– Why has this information been held back, out of shame, or because of political consequences for the Netherlands?  First, it is doubtful that we should use to phrase “held back”, as if there is a conspiracy; that is unlikely. But we can ask why the information is not better known, and has not attracted more interest over the years? Those are very difficult and complex questions, and certainly no single response is adequate. Survivors, and the families of those who did not survive, have been very quiet about this dark past, and the reasons are not entirely clear. For some, it was too horrible to re-tell; for others, feelings of guilt that somehow they had been complicit with the evils of colonial oppression have kept them silent. Some perhaps were also silenced by the racial prejudices of the Dutch society around them after arriving in the Netherlands, and feared as well that stories of their experiences would not be believed. And many probably simply wanted to leave the bersiap behind them entirely, and refused to burden their children and grandchildren with what they knew about that history, which they believed was no longer relevant. Politically, of course, the issue was difficult then, and continues to be now. Which government wants to be seen as having been “on the wrong side of history”? Ironically, since the Dutch has already announced it was on the wrong side of history in opposing the Indonesian Revolution, it would now be forced to say that perhaps those conservatives who argued for many years that Indonesian anti-colonialism and nationalism were not pure, and those others who argued that the plight of Indos and other victims should have been viewed more sympathetically and with greater understanding, were correct… in other words, to suggest it had been only partially on the wrong side. Jakarta finds it difficult at best to say that its national history books have told only the most glorious versions of the Revolution’s history, and that there was a very ugly side as well. There has also been fear in both Jakarta and The Hague that too much truth about the bersiap might lead to lawsuits and political retribution of various kinds, and to nasty outbursts of extreme nationalism. In Jakarta, the specters of Indonesians killing fellow Indonesians, of some Indonesians not supporting the idea of immediate independence, or of Indonesian freedom-fighters also being violent racists, are virtually unmentionable, even in private.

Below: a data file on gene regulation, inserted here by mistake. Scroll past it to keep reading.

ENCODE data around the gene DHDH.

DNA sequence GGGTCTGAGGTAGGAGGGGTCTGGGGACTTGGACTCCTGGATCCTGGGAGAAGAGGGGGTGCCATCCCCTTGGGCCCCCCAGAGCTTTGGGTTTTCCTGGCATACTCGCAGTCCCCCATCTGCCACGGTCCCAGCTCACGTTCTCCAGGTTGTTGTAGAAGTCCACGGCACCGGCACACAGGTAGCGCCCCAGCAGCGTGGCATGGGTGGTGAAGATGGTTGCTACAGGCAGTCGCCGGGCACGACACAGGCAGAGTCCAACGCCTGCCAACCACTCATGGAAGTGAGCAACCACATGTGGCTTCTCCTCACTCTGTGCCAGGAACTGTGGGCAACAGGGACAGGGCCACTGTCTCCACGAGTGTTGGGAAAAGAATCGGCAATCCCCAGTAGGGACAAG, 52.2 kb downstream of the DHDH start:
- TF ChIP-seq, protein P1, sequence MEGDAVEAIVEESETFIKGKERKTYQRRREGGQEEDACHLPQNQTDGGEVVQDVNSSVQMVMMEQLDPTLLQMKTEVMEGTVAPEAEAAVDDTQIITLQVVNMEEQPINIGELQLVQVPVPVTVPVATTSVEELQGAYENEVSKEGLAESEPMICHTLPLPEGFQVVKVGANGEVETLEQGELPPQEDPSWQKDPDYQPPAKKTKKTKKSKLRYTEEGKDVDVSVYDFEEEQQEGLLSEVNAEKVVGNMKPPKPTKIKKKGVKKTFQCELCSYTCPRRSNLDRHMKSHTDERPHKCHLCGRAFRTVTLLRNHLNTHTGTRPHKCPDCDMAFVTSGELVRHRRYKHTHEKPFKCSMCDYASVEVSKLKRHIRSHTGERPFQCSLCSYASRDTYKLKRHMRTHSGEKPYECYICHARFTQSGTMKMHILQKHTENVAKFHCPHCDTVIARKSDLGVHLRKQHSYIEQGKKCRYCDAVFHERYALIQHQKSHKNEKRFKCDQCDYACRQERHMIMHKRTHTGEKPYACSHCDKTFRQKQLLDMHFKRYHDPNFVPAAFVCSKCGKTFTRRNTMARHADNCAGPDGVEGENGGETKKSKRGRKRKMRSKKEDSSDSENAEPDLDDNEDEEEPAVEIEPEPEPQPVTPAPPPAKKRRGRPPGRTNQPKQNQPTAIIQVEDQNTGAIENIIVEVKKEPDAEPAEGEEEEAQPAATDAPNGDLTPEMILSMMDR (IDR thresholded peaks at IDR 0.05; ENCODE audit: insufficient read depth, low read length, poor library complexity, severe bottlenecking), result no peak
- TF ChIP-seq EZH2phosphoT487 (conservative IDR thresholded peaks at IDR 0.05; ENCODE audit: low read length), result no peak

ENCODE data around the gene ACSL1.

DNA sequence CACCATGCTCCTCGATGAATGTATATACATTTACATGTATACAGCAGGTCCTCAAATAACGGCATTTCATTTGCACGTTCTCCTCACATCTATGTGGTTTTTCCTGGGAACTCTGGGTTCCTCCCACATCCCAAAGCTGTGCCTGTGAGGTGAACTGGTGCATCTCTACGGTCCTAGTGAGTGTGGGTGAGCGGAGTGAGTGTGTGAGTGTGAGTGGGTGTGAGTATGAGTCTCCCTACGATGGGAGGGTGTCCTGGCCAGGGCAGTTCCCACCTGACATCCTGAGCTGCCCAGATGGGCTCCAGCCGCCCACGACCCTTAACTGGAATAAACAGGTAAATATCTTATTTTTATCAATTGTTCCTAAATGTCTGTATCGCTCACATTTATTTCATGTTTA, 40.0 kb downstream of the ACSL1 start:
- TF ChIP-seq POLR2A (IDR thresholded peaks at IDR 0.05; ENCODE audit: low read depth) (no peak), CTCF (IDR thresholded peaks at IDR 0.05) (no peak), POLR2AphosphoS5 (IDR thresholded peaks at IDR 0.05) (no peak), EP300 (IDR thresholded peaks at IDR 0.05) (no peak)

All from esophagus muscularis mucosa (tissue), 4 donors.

– Can this information be found in Dutch history books? Or is this being ignored? It is not true, as some have argued recently, that a blanket of silence covers the horrors of the bersiaptijd; mention of them can be found in numerous publications on the period, but it is brief and highly generalized. There is also a surprisingly large literature about the bersiap period in general, almost entirely from Indo authors, but these writings have not for the most part reached a general Dutch audience, and tend to be relegated to a fairly segregated “Indisch” category. That includes not only the works of a great many Indisch authors of fiction, but some very detailed historical studies in recent years, for example the substantial studies by H. Bussemaker and W. Meelhuizen. I think the general attitude of the Dutch public has been embarrassment (because these views are at odds with the the politically correct view that the Dutch were the ones in the wrong) and boredom (that was then and this is now).

– How can that be solved?  More info, media attention?  For all of the reasons already mentioned, it will be difficult, perhaps impossible, for the issue to be made genuinely interesting, meaningful, and important to today’s readers. We should, however, for the sake of posterity, make a renewed effort to bring as many details and realities to light as possible. This will require new research projects along the lines suggested last June, which the Dutch government refused to fund for the, in my opinion, rather spurious reason that the research and resulting knowledge might disturb diplomatic relations. But in the end perhaps the best we can hope for is a modest correction of the historical record as it appears in history books and texts used in schools and universities in both the Netherlands and Indonesia. Again, truth and balance are worthwhile goals.

– How many people have died during this period?  This is perhaps the most troublesome basic question about the bersiap. Too many authors seem to believe that it was “only a few hundred”, or repeat the number used even by L. De Jong, which is 3,500. These are certainly far too low. My own guess is that an accurate figure lies somewhere between 20,000 and 30,000, and may be somewhat higher. In all likelihood, we will never know even the approximately correct figure, but that should not prevent us from acknowledging that it was a much larger number than has been thought.

– Will survivors ever be compensated in some form? Questions of this type are precisely what makes both Jakarta and The Hague fear any discussion of the subject at all. I do not see how “compensation” is a relevant matter, except that victims of the bersiap were victims of war and revolution. The direct fault lies with the killers, who cannot be specifically identified and are in any case now deceased. Should it be suggested that the Dutch government is to blame for not protecting these people? That would hardly be realistic. Should Jakarta be held responsible? That is equally untenable. Besides, as most survivors and their families have repeatedly said, compensation is not their goal. They want acknowledgment of reality and an accurate place in the historical record. Surely that is a fairly modest proposal.